Bayern Munich's Karl-Heinz Rummenigge says FIFA, UEFA contemplating switch to summer calendar

Karl-Heinz Rummenigge

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The schedule format that so many MLS observers have criticized for so long could soon be adopted throughout Europe.

Karl-Heinz Rummenigge, a top official at Bayern Munich and chairman of Europe's 207-member club associaton, said in an interview with France Football that shifting schedules away from games in the winter to summer makes sense and that FIFA and UEFA are "seriously thinking" about changing the European league calendar.

“Everywhere, be it Germany, France or England, summer is the best period of the year,” said Rummenigge. “And that is the season we don’t play. In deepest winter, when it is very cold and snowing, we play nearly all the time in conditions that are disagreeable for both players and spectators. It is not logical."

Rummenigge's words come amid FIFA heavily contemplating the positives and negatives of playing the 2022 World Cup in Qatar in the hot summer or moving the tournament to cooler winter months. They also serve as a backing of sorts to MLS, which has long been criticized for having a schedule that does not completely coincide with that of FIFA. MLS' schedule sees an emphasis on games played in the summer months while taking a break during most of the winter.

“My sense is that we are heading straight in this direction,” Rummenigge added.

Currently, most European nations have a winter break to limit how many games are played in the cold. England, however, is one nation that has a congested schedule during the winter holidays and no real break during that time of year.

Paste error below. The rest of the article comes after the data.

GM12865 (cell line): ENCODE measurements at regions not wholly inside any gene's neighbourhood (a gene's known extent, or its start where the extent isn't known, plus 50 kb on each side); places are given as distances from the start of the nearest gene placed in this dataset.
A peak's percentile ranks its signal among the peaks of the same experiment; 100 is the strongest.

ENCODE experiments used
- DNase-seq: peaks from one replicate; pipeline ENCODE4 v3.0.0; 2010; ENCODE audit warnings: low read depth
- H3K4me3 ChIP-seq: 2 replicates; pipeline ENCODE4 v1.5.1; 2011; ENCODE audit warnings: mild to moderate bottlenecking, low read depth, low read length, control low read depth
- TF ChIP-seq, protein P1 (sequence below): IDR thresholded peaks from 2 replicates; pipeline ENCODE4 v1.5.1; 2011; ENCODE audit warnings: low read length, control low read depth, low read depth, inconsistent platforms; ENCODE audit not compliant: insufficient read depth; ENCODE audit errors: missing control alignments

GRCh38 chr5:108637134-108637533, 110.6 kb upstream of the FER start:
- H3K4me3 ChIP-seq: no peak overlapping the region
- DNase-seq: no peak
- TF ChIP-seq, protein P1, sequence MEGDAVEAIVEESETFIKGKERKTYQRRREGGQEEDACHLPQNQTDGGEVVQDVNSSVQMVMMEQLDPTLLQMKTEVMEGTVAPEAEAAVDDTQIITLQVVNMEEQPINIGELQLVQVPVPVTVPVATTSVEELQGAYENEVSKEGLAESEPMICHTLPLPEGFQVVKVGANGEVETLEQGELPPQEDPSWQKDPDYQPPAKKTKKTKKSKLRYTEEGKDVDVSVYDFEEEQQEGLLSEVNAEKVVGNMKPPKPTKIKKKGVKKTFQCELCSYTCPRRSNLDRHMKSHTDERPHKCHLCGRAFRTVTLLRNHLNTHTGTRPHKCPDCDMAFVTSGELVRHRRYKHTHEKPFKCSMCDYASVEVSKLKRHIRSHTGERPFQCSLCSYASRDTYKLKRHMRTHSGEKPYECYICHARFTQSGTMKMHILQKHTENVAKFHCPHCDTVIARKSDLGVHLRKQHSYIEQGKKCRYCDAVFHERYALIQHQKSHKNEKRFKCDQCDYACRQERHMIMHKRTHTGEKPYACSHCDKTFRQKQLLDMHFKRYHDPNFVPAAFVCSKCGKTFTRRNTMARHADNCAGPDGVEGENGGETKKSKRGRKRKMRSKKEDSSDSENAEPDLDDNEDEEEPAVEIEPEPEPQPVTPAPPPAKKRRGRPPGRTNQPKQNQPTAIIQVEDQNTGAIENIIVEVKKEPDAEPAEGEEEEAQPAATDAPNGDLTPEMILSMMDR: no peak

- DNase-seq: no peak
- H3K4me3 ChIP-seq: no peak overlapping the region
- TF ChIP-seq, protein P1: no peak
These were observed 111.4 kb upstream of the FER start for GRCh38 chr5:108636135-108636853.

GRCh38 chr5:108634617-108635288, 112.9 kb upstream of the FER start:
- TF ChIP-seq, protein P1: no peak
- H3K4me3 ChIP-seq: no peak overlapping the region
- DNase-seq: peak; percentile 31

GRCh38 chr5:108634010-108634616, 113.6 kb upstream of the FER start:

Rummenigge added that perhaps one of the biggest advantages of changing the schedule would be that it would split club and international competitions and remove the congestion of friendlies and qualifiers that can force players to take long trips to their home countries.

Rummenigge also acknowledged that moving the 2022 World Cup to the winter could clear the way for an overhaul of the European soccer calendar.

“It is clear that there will soon be negotiations to examine what can be done,” he said. “My point of view is that an eventual change to the calendar shouldn’t be viewed critically but more as an innovation that could improve the general context. Changing the calendar carries risks but it is also an opportunity. The issue of the calendar will become more important the closer 2022 gets.”